A view across the

grimy rooftops of London? A

nanny descending to earth

with a flying umbrella? Dick

Van Dyke? All are present

and correct in the trailer

for the “Mary Poppins” re-

boot that was released on

Wednesday.

Julie Andrews, who won

the 1965 Best Actress Os-

car for her performance in

the original, is replaced in

“Mary Poppins Returns” by

Emily Blunt as the uncon-

ventional governess who ar-

rives as if by magic to heal a

family in need of love.

In the sequel, it is 1932

and the boy, Michael Banks,

has grown up and, helped by

his sister Jane, is bringing up

children of his own, in the

absence of their mother.

The trailer gives few

other clues to the plot of

the musical, but showcases

a stellar cast of British act-

ing talent, including Ben

Whishaw, Colin Firth and Ju-

lie Walters.

Meryl Streep also fea-

tures, as does Dick Van Dyke

who played the chimney

sweep Bert with the so-bad-

it’s-good cockney accent

in the original. Now 92, the

trailer shows him as lithe as

ever, dancing on a table.

The Bert character - Jack

in this film - is played by

Lin-Manuel Miranda, the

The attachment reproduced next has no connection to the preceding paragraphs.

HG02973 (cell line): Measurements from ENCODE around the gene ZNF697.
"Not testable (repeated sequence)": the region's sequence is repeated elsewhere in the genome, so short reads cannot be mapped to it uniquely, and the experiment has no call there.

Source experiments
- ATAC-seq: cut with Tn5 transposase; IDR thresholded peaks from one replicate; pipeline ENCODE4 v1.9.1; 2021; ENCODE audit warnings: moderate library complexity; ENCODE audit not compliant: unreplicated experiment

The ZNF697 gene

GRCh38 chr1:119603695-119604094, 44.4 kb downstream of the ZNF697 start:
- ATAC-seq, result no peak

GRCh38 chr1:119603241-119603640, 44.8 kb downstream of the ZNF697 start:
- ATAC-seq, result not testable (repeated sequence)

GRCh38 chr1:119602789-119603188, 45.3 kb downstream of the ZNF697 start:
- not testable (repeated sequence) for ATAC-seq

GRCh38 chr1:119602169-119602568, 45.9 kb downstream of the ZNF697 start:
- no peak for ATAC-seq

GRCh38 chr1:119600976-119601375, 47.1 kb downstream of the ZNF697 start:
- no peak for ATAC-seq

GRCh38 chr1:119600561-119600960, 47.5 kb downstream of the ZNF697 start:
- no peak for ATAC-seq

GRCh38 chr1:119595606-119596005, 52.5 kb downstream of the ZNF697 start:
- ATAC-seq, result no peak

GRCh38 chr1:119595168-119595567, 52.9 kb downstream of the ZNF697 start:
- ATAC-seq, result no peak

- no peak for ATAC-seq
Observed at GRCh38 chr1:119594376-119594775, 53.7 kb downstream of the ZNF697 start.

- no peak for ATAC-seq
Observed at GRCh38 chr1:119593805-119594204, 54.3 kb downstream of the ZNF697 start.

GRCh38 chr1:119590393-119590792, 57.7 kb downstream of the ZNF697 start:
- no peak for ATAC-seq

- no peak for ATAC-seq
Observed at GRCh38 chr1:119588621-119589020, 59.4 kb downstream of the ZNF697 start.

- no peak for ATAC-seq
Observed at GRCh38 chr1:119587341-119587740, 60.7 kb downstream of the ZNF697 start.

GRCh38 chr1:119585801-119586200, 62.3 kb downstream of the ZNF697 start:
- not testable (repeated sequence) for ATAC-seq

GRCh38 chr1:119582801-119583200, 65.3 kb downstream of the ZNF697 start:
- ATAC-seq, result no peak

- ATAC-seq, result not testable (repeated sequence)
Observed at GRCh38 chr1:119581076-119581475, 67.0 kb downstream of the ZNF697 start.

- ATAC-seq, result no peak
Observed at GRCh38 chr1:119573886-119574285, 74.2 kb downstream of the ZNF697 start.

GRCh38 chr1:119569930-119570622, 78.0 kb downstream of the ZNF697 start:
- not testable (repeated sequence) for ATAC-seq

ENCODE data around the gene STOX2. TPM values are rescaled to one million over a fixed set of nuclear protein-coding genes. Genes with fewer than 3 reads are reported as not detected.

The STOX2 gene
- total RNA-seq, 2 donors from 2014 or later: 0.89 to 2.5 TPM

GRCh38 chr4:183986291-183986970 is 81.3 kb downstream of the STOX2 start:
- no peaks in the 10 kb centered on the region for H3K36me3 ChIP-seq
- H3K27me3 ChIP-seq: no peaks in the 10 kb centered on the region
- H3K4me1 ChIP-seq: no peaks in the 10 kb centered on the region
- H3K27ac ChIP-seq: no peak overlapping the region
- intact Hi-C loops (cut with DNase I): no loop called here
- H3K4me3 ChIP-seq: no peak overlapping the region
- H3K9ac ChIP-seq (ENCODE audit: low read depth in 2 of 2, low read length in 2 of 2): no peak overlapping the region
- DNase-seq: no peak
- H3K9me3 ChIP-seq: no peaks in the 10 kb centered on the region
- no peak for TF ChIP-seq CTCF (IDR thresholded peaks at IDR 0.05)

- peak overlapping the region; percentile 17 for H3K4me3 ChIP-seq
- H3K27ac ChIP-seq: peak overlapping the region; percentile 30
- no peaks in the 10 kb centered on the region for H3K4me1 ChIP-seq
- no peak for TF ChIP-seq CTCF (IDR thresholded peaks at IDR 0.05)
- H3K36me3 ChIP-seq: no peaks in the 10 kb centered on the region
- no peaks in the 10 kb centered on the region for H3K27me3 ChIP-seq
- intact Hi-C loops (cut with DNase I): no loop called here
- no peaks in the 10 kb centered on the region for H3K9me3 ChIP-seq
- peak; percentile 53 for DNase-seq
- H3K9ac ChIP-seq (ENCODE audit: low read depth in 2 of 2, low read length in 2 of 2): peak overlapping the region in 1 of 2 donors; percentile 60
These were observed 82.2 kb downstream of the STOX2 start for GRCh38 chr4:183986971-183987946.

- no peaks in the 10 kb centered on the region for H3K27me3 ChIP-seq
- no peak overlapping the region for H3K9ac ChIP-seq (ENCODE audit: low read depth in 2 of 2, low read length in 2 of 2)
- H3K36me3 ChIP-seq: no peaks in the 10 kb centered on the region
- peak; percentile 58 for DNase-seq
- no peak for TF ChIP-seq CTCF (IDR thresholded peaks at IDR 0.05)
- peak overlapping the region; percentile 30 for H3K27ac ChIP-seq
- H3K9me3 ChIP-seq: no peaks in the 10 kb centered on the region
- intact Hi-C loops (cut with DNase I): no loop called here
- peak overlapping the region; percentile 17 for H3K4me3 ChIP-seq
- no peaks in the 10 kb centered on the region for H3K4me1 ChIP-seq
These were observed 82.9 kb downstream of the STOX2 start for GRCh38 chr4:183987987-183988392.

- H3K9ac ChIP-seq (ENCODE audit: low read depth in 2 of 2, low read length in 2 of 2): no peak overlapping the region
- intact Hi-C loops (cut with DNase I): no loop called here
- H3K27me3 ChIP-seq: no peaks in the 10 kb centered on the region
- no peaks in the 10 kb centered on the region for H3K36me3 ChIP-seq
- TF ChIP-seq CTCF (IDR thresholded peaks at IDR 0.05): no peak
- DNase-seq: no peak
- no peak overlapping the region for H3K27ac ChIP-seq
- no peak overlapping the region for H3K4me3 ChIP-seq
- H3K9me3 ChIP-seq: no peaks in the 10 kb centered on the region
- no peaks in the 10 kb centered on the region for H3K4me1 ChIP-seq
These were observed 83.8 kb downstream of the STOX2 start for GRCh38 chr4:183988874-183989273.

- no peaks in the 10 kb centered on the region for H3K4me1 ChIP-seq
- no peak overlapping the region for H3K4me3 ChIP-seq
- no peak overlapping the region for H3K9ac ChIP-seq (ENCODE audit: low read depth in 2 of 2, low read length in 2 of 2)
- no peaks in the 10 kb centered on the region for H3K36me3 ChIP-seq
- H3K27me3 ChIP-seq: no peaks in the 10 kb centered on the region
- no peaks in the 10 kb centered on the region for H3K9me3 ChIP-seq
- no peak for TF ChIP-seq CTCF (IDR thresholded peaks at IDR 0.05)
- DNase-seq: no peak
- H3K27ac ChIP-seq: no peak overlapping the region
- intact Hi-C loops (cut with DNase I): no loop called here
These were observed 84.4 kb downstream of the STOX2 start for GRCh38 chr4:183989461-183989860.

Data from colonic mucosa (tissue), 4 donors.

rapper and composer who

created the acclaimed musi-

cal “Hamilton”.

The movie includes

mixed live-action and anima-

tion scenes that are reminis-

cent of those that were cut-

ting edge in the mid-1960s

but have a retro-charm now.

“Mary Poppins Returns”

is set for a pre-Christmas

release in Britain and the

United States.

- Reuters

A scene from “Mary Poppins Returns”.

Belgian builds musical bridge

across the Bosphorus

BRUSSELS -

Belgian musician Tristan

Driessens found his inspiration and his

calling east of the Bosphorus, becoming

one of the West’s few masters of the oud

and of Ottoman classical music.

Now he is helping build a musical

bridge for others, working with refugees

arriving from the east to help preserve

and develop their musical culture in Eu-

ropean exile.

“Sometimes you choose your fate,

sometimes fate chooses you,” said Dries-

sens, explaining how he came to master the

oud, the oriental lute, and become artistic

director of Refugees for Refugees.

This group brings together refugees

who have fled to Belgium from Syria,

Iraq, Afghanistan and as far as Tibet to

play concerts and record new music to-

gether in Brussels.

A record, named “Amerli” after an Iraqi

town besieged by Daesh (the so-called Is-

lamic State group), was released in May

2016 by the world music educational asso-

ciation Muziekpublique.

A portion of the sales of the recording

was invested in two Belgian NGOs work-

ing with refugees from the conflicts in the

Middle East, Globe Aroma and Synergie 14.

Driessens, a 36-year-old Belgian did

not impose his own vision on the refugee

ensemble, trying to draw music from their

talents, traditions and life experience, and